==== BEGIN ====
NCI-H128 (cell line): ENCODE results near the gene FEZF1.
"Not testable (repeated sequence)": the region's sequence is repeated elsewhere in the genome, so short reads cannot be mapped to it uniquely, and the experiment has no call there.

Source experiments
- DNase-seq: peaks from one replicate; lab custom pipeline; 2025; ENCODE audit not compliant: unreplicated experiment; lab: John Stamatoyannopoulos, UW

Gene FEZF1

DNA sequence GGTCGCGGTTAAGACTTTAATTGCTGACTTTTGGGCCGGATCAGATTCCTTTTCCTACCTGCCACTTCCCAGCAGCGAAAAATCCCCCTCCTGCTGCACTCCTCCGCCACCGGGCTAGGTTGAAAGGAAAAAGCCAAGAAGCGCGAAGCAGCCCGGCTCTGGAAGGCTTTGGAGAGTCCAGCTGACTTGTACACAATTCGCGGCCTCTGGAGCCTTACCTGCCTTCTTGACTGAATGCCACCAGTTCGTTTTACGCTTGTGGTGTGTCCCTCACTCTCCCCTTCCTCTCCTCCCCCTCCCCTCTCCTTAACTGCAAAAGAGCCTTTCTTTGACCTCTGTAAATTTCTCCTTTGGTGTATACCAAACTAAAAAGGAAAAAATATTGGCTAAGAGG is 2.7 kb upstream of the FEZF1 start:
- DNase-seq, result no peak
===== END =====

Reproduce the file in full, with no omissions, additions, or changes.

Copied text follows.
NCI-H128 (cell line): ENCODE results near the gene FEZF1.
"Not testable (repeated sequence)": the region's sequence is repeated elsewhere in the genome, so short reads cannot be mapped to it uniquely, and the experiment has no call there.

Source experiments
- DNase-seq: peaks from one replicate; lab custom pipeline; 2025; ENCODE audit not compliant: unreplicated experiment; lab: John Stamatoyannopoulos, UW

Gene FEZF1

DNA sequence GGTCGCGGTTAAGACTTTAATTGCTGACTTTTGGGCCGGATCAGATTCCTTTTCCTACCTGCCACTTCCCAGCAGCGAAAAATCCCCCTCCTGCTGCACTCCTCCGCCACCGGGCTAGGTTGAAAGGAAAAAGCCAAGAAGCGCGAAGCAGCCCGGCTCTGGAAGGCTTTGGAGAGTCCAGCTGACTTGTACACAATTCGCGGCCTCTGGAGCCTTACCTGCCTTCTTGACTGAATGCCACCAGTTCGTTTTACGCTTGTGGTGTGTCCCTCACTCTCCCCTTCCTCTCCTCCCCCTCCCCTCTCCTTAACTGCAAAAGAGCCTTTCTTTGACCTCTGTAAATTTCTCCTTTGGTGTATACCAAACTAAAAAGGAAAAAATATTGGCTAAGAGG is 2.7 kb upstream of the FEZF1 start:
- DNase-seq, result no peak